We’re not being directly lied to by the media, but being given a half-truth. If this misrepresentation of the facts happens here, it begs the question of where else is it happening, where else are we being led astray?  

Hopefully the mainstream media will change tune and at the very least report both sides to a story. There is enough bad news around as it is, it would be a popular and welcome relief for readers to be given the positive side to a story. Until then, ignore the propaganda and just read the comments.



  1. Thank you for this, Jon. You probably also saw the New York Times piece “Can China Reverse its Population Decline?”( this past week banging the same drum. The bias was so overt that the NYT readership, by a wide margin, mocked the tone and content in the letters to the editor.

    Leaving aside the geopolitical question of why we would ever want China to be even bigger than it is, what is up with the media on the topic of overpopulation? Why are so many writers at so many outlets out of step with their readership and with the millions of people who are choosing to have fewer kids?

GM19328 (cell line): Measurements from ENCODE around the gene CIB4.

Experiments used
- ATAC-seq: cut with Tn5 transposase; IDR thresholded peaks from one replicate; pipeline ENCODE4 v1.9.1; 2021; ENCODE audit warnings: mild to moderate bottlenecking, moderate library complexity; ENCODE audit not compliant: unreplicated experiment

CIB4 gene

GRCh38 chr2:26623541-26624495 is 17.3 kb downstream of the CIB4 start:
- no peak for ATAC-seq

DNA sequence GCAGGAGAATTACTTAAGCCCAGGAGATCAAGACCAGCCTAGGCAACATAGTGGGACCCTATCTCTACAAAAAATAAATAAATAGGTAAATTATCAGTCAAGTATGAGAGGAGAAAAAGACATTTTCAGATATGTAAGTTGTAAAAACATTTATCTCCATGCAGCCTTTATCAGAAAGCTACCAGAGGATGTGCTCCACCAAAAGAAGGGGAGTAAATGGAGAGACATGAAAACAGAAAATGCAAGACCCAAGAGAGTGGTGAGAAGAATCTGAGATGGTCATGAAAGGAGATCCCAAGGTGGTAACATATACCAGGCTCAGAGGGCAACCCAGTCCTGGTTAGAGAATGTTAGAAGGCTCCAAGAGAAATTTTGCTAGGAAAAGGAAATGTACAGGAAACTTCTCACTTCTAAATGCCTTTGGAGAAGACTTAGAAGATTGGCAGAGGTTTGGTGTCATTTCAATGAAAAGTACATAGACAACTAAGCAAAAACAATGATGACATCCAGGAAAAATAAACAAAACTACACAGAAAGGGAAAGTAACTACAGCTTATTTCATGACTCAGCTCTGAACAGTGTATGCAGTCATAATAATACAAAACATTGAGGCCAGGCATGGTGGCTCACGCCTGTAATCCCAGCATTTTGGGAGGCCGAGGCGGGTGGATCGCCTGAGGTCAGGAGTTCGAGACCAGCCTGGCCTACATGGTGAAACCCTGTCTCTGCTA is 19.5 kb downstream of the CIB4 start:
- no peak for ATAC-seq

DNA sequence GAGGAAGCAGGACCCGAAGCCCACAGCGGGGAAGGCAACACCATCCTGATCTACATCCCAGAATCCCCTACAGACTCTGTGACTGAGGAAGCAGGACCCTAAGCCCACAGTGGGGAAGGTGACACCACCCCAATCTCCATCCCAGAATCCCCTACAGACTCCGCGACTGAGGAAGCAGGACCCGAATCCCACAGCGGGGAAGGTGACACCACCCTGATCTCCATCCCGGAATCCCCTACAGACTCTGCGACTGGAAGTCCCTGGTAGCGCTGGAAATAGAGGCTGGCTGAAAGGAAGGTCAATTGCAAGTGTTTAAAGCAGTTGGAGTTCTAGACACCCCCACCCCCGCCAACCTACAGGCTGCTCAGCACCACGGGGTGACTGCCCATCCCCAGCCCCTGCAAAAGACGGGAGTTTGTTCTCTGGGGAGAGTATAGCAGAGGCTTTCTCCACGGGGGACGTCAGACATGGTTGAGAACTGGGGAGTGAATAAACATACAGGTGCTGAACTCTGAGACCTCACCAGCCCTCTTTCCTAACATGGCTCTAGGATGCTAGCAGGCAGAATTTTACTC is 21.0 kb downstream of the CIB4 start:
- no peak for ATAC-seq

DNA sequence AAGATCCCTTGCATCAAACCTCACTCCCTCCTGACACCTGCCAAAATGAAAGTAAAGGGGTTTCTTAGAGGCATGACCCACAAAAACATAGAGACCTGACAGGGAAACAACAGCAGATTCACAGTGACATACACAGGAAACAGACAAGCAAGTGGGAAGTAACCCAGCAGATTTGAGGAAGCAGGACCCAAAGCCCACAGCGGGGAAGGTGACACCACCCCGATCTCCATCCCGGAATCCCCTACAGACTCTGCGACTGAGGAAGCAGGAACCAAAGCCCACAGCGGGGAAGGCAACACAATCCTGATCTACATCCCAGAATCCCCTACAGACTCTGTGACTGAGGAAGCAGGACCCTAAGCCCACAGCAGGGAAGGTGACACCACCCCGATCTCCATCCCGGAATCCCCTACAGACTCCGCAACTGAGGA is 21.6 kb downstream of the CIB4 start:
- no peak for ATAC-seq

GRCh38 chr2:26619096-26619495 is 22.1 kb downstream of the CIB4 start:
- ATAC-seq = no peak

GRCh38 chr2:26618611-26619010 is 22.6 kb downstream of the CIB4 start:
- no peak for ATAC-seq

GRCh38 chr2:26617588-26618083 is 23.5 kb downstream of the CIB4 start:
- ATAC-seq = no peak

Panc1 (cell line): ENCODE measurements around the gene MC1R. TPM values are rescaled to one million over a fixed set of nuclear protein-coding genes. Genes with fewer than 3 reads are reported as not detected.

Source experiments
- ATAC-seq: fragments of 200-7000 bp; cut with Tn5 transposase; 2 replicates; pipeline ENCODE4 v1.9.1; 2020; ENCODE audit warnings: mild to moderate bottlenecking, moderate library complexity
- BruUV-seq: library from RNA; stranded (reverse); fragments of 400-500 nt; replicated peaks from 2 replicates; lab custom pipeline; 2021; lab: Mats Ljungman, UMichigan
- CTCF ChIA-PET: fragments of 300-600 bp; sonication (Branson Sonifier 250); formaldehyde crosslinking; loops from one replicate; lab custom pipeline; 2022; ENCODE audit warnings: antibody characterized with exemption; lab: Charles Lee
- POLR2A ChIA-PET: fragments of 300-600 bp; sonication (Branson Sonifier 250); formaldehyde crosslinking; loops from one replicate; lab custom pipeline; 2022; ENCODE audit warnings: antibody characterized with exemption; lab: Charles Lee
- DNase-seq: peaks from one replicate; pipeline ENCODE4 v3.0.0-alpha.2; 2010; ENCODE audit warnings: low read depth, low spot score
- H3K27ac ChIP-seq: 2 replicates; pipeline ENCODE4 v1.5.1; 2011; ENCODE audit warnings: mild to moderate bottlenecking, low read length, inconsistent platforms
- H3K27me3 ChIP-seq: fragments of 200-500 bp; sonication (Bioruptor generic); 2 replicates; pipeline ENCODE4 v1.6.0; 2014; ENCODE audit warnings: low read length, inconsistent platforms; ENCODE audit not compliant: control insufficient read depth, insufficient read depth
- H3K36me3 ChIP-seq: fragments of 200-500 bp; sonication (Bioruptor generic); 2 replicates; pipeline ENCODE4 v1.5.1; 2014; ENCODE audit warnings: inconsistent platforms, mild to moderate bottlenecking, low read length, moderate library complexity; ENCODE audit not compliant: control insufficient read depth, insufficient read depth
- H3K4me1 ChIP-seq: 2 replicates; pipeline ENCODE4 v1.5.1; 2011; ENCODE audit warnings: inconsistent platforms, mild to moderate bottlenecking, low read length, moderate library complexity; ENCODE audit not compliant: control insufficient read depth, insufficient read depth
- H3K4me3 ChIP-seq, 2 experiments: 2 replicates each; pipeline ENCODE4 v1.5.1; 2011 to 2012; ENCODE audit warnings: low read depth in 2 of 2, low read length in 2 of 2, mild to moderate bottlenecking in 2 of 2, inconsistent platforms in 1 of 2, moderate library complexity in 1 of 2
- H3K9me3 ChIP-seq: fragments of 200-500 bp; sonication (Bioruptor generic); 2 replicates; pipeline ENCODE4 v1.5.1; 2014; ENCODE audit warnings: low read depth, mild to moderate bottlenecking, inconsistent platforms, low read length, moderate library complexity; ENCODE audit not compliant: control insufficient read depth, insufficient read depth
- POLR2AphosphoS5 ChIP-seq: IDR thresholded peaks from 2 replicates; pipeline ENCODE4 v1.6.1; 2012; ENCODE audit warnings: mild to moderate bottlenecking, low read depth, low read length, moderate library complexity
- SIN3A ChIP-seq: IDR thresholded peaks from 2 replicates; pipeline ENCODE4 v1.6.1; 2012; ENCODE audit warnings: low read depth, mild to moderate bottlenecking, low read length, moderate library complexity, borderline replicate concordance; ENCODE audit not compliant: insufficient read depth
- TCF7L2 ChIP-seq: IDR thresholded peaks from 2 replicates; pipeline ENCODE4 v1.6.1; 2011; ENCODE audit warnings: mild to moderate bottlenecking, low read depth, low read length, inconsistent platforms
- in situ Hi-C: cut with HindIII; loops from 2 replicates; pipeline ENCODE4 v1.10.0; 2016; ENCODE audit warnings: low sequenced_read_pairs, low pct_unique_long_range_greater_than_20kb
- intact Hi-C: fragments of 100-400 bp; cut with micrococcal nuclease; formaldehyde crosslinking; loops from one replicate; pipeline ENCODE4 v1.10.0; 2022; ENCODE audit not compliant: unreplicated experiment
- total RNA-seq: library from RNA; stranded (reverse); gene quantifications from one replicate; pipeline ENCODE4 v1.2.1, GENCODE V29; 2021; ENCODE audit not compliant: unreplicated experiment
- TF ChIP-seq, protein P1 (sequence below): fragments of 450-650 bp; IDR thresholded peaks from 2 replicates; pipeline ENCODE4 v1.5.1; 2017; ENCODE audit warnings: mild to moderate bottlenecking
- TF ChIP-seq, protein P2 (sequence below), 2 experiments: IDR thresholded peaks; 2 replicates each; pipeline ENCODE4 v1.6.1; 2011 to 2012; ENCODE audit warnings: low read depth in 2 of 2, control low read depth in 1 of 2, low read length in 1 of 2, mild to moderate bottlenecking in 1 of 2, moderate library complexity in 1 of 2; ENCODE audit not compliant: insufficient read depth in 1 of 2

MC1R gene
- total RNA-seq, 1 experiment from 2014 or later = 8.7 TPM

My theory is that the urban progressives who make up a large portion of the news media have very little exposure to or connection to Nature. There is also a critique among the woke left that Nature conservation is a residue of privilege for the white colonial patriarchy.

    Talk about cutting off your nose to spite your face.


  2. Your theory is right I think Brad. They are in their own thought bubble with population and have no idea of the real world, unlike their readers. It starts from a young age and continues through all education, where population growth has been deliberately removed from every topic for the last 20 years